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The most basic Continuous Integration process is called a commit pipeline. This classic phase, as its name says, starts with a commit (or push in Git) to the main repository and results in a report about the build success or failure. Since it runs after each change in the code, the build should take no more than 5 minutes and should consume a reasonable amount of resources.

This tutorial is an excerpt taken from the book, Continuous Delivery with Docker and Jenkins written by Rafał Leszko. This book provides steps to build applications on Docker files and integrate them with Jenkins using continuous delivery processes such as continuous integration, automated acceptance testing, and configuration management. In this article, you will learn how to create Continuous Integration commit pipeline using Docker.

The commit phase is always the starting point of the Continuous Delivery process, and it provides the most important feedback cycle in the development process, constant information if the code is in a healthy state.  A developer checks in the code to the repository, the Continuous Integration server detects the change, and the build starts. The most fundamental commit pipeline contains three stages:

  • Checkout: This stage downloads the source code from the repository
  • Compile: This stage compiles the source code
  • Unit test: This stage runs a suite of unit tests

Let’s create a sample project and see how to implement the commit pipeline.

This is an example of a pipeline for the project that uses technologies such as Git, Java, Gradle, and Spring Boot. Nevertheless, the same principles apply to any other technology.


Checking out code from the repository is always the first operation in any pipeline. In order to see this, we need to have a repository. Then, we will be able to create a pipeline.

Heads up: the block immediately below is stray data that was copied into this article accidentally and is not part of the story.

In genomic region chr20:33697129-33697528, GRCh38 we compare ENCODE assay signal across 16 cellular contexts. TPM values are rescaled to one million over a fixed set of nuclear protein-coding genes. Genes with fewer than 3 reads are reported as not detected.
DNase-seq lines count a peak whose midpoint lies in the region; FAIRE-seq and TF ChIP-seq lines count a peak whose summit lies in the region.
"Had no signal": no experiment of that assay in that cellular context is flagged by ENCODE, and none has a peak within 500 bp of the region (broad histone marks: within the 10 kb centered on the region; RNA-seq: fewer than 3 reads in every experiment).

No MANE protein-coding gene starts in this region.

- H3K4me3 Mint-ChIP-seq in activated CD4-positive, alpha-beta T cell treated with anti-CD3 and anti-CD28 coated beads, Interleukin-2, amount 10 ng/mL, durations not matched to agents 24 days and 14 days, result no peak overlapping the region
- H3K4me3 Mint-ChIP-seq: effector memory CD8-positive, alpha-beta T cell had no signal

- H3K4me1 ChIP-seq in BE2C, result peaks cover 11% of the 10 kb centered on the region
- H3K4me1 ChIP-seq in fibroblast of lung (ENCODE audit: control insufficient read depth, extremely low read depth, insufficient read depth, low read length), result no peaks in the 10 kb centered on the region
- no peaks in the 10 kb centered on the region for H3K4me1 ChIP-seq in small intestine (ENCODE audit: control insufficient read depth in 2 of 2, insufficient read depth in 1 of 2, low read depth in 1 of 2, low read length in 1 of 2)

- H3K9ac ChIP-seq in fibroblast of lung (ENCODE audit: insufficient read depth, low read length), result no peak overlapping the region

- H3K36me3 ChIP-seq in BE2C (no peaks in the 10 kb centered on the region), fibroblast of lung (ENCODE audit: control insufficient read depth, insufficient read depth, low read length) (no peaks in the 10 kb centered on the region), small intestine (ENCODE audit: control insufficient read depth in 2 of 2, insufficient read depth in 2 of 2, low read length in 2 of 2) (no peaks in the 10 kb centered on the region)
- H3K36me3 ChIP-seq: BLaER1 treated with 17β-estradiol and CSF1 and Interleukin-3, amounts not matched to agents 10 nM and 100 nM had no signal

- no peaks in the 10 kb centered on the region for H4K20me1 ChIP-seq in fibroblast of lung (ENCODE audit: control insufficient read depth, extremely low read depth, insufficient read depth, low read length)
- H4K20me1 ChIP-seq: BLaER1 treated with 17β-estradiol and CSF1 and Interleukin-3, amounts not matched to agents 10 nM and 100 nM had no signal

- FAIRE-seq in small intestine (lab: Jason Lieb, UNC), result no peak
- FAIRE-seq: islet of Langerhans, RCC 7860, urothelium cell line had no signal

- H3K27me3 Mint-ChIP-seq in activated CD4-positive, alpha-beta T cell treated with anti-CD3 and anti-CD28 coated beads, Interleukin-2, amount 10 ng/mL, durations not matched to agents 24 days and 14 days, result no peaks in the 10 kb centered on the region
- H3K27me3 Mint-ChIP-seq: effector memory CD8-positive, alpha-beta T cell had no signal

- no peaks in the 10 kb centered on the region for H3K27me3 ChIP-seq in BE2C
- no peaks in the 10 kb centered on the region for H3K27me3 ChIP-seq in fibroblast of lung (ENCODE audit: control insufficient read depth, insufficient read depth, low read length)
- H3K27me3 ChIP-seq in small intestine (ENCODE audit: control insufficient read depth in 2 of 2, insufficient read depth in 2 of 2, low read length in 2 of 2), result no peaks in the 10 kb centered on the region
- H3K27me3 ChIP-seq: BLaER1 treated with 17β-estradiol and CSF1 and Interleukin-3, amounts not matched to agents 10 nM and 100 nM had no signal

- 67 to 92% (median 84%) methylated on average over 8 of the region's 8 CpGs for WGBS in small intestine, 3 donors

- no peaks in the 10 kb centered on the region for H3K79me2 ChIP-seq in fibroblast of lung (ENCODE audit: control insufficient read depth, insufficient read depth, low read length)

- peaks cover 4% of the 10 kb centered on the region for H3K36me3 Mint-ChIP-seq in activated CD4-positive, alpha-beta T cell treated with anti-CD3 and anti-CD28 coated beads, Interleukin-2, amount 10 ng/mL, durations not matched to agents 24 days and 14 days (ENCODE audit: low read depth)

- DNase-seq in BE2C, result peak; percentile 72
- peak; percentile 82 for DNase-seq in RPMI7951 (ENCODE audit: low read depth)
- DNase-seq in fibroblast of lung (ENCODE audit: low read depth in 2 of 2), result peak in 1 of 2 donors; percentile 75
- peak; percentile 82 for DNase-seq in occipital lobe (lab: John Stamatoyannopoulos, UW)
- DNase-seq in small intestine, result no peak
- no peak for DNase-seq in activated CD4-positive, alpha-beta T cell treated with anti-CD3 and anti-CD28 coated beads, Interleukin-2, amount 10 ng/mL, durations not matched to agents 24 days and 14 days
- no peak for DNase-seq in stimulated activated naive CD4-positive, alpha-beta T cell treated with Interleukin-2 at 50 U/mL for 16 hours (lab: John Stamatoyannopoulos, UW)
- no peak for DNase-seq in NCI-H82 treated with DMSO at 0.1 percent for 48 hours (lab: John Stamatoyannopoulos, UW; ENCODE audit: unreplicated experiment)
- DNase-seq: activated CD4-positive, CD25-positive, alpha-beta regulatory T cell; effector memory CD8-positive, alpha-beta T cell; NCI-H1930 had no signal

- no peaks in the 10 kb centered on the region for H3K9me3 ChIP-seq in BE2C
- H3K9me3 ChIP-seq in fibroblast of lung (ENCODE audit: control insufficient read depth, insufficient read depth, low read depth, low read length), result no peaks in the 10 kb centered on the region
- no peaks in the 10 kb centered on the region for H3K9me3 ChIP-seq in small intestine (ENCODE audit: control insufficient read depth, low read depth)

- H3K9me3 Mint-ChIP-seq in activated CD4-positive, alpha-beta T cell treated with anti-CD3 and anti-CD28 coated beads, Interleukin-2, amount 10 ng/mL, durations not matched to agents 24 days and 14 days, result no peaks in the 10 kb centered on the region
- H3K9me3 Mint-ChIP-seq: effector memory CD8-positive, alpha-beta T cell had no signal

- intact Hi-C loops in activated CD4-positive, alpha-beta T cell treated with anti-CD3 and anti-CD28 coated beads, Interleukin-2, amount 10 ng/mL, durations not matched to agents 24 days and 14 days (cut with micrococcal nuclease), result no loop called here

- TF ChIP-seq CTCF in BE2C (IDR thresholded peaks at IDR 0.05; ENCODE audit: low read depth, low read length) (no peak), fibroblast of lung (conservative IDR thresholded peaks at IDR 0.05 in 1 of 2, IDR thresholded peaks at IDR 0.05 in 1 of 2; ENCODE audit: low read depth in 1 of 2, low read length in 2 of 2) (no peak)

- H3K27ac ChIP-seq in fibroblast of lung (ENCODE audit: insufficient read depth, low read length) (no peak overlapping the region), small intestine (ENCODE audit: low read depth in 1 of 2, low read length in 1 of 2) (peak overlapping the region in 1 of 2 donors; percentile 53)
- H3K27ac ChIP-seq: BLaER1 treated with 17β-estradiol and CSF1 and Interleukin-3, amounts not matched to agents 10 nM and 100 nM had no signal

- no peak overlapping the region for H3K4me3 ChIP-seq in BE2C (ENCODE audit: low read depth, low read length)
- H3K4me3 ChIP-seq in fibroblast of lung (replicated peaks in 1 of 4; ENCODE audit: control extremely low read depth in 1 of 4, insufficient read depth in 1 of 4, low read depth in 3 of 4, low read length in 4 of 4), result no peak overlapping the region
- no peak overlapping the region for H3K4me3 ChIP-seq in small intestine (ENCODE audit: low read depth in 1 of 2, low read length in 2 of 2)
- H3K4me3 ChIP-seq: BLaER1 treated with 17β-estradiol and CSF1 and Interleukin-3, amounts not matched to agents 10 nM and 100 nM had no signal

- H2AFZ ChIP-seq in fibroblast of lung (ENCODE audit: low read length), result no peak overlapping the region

Creating a GitHub repository

Creating a repository on the GitHub server takes just a few steps:

  1. Go to the https://github.com/ page.
  2. Create an account if you don’t have one yet.
  3. Click on New repository.
  4. Give it a name, calculator.
  5. Tick Initialize this repository with a README.
  6. Click on Create repository.

Now, you should see the address of the repository, for example, https://github.com/leszko/calculator.git.

Creating a checkout stage

We can create a new pipeline called calculator and, as Pipeline script, put the code with a stage called Checkout:

pipeline {
     agent any
     stages {
          stage("Checkout") {
               steps {
                    git url: 'https://github.com/leszko/calculator.git'

The pipeline can be executed on any of the agents, and its only step does nothing more than downloading code from the repository. We can click on Build Now and see if it was executed successfully.

Note that the Git toolkit needs to be installed on the node where the build is executed.

When we have the checkout, we’re ready for the second stage.


In order to compile a project, we need to:

  1. Create a project with the source code.
  2. Push it to the repository.
  3. Add the Compile stage to the pipeline.

Creating a Java Spring Boot project

Let’s create a very simple Java project using the Spring Boot framework built by Gradle.

Spring Boot is a Java framework that simplifies building enterprise applications. Gradle is a build automation system that is based on the concepts of Apache Maven.

The simplest way to create a Spring Boot project is to perform the following steps:

  1. Go to the http://start.spring.io/ page.
  2. Select Gradle project instead of Maven project (you can also leave Maven if you prefer it to Gradle).
  3. Fill Group and Artifact (for example, com.leszko and calculator).
  4. Add Web to Dependencies.
  5. Click on Generate Project.
  6. The generated skeleton project should be downloaded (the calculator.zip file).

The following screenshot presents the http://start.spring.io/ page:

Pushing code to GitHub

We will use the Git tool to perform the commit and push operations:

In order to run the git command, you need to have the Git toolkit installed (it can be downloaded from https://git-scm.com/downloads).